And some people who still run Opera *6* because exporting mail to Thunderbird is not trivial. Once you do modify all your mailboxes manually, you lose having great browser intergration and a modern mail client. (Thud works [thank you Open Source people!], but it's clunky. Rather like going back to Netscape 4 for a browser.)

M2 may have been a good idea for moving ahead with general users (especially phone users), but the sudden loss of the original mail client caused a lot of heavy users to mistrust Opera 'upgrades'. That will remain a factor for a while.

And yes, 9.x *is* less stable than 8.x. Far too often I'm looking at a frozen screen with "applet loading" on it. We've returned to the bad-old-days of Opera 6 and before. There's no way that should still be happening -- we've had three updates since 9.00.

And (sigh) this JPG issue is NOT fixed. See post below.
http://it.slashdot.org/comments.pl?sid=215438&cid= 17491176 [slashdot.org]

Re:Not sold as cosmetic (1)

Kjella (173770) | more than 7 years ago | (#17493358)

All that said, I occasionally encounter people on the Opera forums who insist on running Opera 8 (or older) because they think it's "more stable." It's an uphill fight to convince them to run Opera 9, even when they complain about some site that doesn't work on the older version. Known security issues didn't get them to upgrade to 9.0, so I wouldn't expect it to convince them to upgrade to 9.10.

How about stuff that stopped working in Opera 9? I can no longer download a new security certificate here [skandiabanken.no] in Opera 9.x, it just gives me a blank cert which doesn't work. Worked perfectly in 8.x (hell, I've been using it since Opera 6.x or thereabouts), and still does with an old install I tested. I've gotter better things to do than meddling with settings so now I just use IE/Firefox for that, and Opera 9 for the rest but it's annoying.

Re:Not sold as cosmetic (0, Offtopic)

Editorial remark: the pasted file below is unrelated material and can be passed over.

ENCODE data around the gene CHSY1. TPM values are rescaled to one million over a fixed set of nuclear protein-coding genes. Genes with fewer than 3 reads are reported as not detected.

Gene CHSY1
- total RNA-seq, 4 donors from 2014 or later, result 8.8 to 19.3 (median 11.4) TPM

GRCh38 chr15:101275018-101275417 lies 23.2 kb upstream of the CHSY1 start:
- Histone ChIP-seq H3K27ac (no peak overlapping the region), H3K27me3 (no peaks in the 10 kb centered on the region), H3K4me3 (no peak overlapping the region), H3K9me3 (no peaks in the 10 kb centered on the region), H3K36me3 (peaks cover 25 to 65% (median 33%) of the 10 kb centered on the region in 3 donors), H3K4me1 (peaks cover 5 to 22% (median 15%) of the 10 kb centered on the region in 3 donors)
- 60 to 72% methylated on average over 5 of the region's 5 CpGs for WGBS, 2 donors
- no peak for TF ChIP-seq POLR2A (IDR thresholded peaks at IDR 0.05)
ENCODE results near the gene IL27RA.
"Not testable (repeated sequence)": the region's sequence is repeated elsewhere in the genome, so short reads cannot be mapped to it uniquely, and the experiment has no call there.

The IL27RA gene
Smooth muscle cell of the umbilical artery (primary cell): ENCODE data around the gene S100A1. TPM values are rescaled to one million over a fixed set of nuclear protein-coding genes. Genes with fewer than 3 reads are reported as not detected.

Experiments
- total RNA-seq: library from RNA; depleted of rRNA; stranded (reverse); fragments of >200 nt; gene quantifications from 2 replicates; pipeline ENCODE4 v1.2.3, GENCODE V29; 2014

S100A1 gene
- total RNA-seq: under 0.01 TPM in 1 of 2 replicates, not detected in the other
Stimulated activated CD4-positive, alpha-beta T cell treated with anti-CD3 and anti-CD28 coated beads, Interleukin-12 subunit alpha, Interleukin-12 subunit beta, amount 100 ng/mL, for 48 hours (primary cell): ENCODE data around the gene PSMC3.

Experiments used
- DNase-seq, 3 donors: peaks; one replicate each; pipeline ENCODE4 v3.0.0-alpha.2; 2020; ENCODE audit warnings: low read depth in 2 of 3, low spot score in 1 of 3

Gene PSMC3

rapidweather (567364) | more than 7 years ago | (#17493494)

I have Opera 9.10 in my Rapidweather Remaster of Knoppix Linux, a live cd linux.
In addition, I run the browser inside of a "control script" that allows the user to recover if the browser crashes, this being in addition to the normal Opera setup for that purpose. If one closes the browser, the script asks, using a dialog box, if the user wanted to close the browser, yes or no, and if no, then the ~/.opera directory is retained in /ramdisk, and the user gets a dialog box to restart the browser (later, if desired), with the current ~/.opera.

I like Opera, and have it preconfigured with 12 RSS newsfeeds.
I trust Opera to do the right thing when it comes to security, although I have added some security of my own.
Mostly this was done for those that do some online banking, and want to close the browser when finished, but keep the linux system up and running, perhaps for days. Opera is supposed to be a little lighter to run than Firefox or Flock (especially Flock), so I like to have it in the CD.
I have Mozilla Firefox 2.0.0.1, and Flock 0.7.9.1, all set up the same way, although Flock does not have any RSS feeds of my own built in. Do some banking, then switch browsers, closing one.

Once the user decides to finally close Opera, then the entire ~/.opera directory is deleted from /ramdisk.
Starting Opera once again gets a default ~/.opera placed in /ramdisk, that I have customized.

In addition to all of that, one can run any of the web browsers without any of my preconfigured ~/.mozilla, ~/.opera, or ~/.flock, using the menu. Then you get the default configuration, according to the web browser makers setup. Change it to suit yourself, keep that config if you run a "persistent home directory" (OEM knoppix)

-- Rapidweather

But Opera is perfect! (-1, Troll)

WilliamSChips (793741) | more than 7 years ago | (#17490334)

It can't have holes!

Re:But Opera is perfect! (2, Funny)

Anonymous Coward | more than 7 years ago | (#17490408)

If you think perfectness is without holes, you're not dating much.

Re:But Opera is perfect! (2, Funny)

gardyloo (512791) | more than 7 years ago | (#17490490)

If you think perfectness is without holes, you're not dating much.